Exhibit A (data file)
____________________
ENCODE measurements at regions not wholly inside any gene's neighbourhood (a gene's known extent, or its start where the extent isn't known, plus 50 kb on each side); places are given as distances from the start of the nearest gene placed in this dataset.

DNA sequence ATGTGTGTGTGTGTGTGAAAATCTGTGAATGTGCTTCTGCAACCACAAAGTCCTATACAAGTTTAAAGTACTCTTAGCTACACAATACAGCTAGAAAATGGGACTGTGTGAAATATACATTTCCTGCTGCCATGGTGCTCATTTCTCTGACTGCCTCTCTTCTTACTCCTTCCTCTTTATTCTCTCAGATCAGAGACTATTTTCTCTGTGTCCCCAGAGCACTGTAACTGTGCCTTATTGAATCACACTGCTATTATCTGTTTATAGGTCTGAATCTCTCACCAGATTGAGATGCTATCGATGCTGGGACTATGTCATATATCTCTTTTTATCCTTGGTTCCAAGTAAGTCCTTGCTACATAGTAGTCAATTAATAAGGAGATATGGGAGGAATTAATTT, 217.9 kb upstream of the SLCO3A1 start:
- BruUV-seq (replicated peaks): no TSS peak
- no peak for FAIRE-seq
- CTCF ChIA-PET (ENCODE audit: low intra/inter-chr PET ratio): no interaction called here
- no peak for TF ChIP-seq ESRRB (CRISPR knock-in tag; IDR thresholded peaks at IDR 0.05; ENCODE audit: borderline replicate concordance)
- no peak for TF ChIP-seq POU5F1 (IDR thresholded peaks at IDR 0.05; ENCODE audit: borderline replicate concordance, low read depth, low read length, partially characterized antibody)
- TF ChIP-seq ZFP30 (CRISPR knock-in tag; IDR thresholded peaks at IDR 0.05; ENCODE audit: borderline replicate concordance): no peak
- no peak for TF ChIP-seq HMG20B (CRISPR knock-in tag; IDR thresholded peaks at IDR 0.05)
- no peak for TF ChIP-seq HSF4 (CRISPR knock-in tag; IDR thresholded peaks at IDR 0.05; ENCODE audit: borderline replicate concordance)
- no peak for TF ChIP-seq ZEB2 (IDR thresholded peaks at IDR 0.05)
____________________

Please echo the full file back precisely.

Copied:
ENCODE measurements at regions not wholly inside any gene's neighbourhood (a gene's known extent, or its start where the extent isn't known, plus 50 kb on each side); places are given as distances from the start of the nearest gene placed in this dataset.

DNA sequence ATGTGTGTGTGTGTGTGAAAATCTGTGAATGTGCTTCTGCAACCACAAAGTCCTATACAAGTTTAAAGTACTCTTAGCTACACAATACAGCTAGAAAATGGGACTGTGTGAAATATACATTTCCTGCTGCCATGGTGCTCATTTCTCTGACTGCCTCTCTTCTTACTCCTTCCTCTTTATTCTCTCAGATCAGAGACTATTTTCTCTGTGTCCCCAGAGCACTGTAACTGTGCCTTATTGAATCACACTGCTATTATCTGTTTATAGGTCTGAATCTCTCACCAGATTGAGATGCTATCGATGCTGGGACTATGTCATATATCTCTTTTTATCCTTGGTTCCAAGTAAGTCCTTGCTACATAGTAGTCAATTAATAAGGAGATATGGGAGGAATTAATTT, 217.9 kb upstream of the SLCO3A1 start:
- BruUV-seq (replicated peaks): no TSS peak
- no peak for FAIRE-seq
- CTCF ChIA-PET (ENCODE audit: low intra/inter-chr PET ratio): no interaction called here
- no peak for TF ChIP-seq ESRRB (CRISPR knock-in tag; IDR thresholded peaks at IDR 0.05; ENCODE audit: borderline replicate concordance)
- no peak for TF ChIP-seq POU5F1 (IDR thresholded peaks at IDR 0.05; ENCODE audit: borderline replicate concordance, low read depth, low read length, partially characterized antibody)
- TF ChIP-seq ZFP30 (CRISPR knock-in tag; IDR thresholded peaks at IDR 0.05; ENCODE audit: borderline replicate concordance): no peak
- no peak for TF ChIP-seq HMG20B (CRISPR knock-in tag; IDR thresholded peaks at IDR 0.05)
- no peak for TF ChIP-seq HSF4 (CRISPR knock-in tag; IDR thresholded peaks at IDR 0.05; ENCODE audit: borderline replicate concordance)
- no peak for TF ChIP-seq ZEB2 (IDR thresholded peaks at IDR 0.05)